Observations: The Royal Court branches out to Elephant and Castle

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Outside Elephant and Castle shopping centre in Southwark, I stop to get directions to the Royal Court Theatre. The first person I ask is a young man exuding an air of cool fatigue in a hoodie. He is nonplussed: "What are you talking about?"

His bemusement is understandable. The Royal Court's home is, after all, in Sloane Square – a rather more fashionable patch of London than the dour, concrete landscape we are standing in. But the capital's most important new-writing venue is branching out. A venture called Theatre Local is seeing a series of Royal Court productions pop up in a disused unit at Elephant and Castle shopping centre. The idea, according to artistic director, Dominic Cooke, is to "make new relationships with new audiences," presumably the sort that don't often hang out in Chelsea.

The first play in the Theatre Local season is Random, a 2008 play about the effects of urban violence on a black family by Debbie Tucker Green, a playwright with "a poet's feel for rhythm and a keen ear for urban patois," according to The Independent's Paul Taylor.

So what do the denizens of the shopping centre make of the theatre that has sprung up there? A beefy security guard tells me he is "quite interested in drama, but I am a bit lazy. Maybe now that it's on my doorstep, I'll get off my arse." Over in Lonnie's International Hair Salon, Betty Adjaye is teasing a woman's hair into a shape resembling whipped cream. She says: "people from the theatre have told us they're around and, yeah, I'll head over to see the play. Why not?" But Sharif, who works in a nearby coffee stand says: "Madam, how can I see the show? I wish I could, but I have to work here. When I am finished, it will be closed. It is a good idea, but it will take time to get customers to go."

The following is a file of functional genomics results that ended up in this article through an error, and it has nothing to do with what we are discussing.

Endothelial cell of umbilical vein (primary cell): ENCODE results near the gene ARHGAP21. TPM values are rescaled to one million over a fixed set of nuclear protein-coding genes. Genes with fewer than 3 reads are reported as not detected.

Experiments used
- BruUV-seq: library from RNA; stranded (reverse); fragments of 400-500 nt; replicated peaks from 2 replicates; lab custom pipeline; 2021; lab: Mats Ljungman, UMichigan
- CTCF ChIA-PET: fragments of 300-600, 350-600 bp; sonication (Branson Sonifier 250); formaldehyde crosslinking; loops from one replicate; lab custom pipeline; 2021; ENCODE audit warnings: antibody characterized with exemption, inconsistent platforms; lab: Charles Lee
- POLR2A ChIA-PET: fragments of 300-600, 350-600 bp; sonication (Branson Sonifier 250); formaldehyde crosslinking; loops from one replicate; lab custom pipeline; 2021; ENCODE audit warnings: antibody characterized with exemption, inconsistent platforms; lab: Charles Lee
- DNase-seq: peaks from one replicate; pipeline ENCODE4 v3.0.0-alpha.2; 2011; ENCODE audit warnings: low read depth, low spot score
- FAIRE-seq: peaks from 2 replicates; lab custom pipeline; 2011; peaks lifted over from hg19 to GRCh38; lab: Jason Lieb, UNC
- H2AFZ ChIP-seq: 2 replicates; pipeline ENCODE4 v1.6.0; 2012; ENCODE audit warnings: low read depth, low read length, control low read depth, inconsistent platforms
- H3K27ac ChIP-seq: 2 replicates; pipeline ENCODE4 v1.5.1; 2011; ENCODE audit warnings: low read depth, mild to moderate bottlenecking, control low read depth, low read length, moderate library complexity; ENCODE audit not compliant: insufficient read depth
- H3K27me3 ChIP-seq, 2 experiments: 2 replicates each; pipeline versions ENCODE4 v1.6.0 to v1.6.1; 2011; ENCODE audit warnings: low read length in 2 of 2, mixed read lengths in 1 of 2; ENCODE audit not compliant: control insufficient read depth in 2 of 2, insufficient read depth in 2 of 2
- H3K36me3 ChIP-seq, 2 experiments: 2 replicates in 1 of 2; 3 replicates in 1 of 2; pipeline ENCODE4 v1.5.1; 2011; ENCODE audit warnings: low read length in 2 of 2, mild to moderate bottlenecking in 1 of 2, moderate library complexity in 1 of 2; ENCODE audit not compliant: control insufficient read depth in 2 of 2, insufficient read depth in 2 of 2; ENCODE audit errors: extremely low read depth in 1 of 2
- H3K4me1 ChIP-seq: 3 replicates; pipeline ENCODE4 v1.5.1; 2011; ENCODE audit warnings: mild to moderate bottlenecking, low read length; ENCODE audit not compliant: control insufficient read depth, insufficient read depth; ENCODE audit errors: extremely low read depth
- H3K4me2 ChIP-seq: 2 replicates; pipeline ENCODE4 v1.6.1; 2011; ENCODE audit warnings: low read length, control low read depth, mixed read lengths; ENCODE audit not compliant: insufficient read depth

The preview of Random I catch is largely attended by theatre students. Still, I manage to find one teenage girl who bought a cheap ticket at the last minute. "I come to the shopping centre with my friends," she says. "To be honest, I don't really like it here. But while I was watching the play I wouldn't have wanted to be anywhere else."

To 27 March, then touring in June (020-7565 5000; Royalcourttheatre.com)

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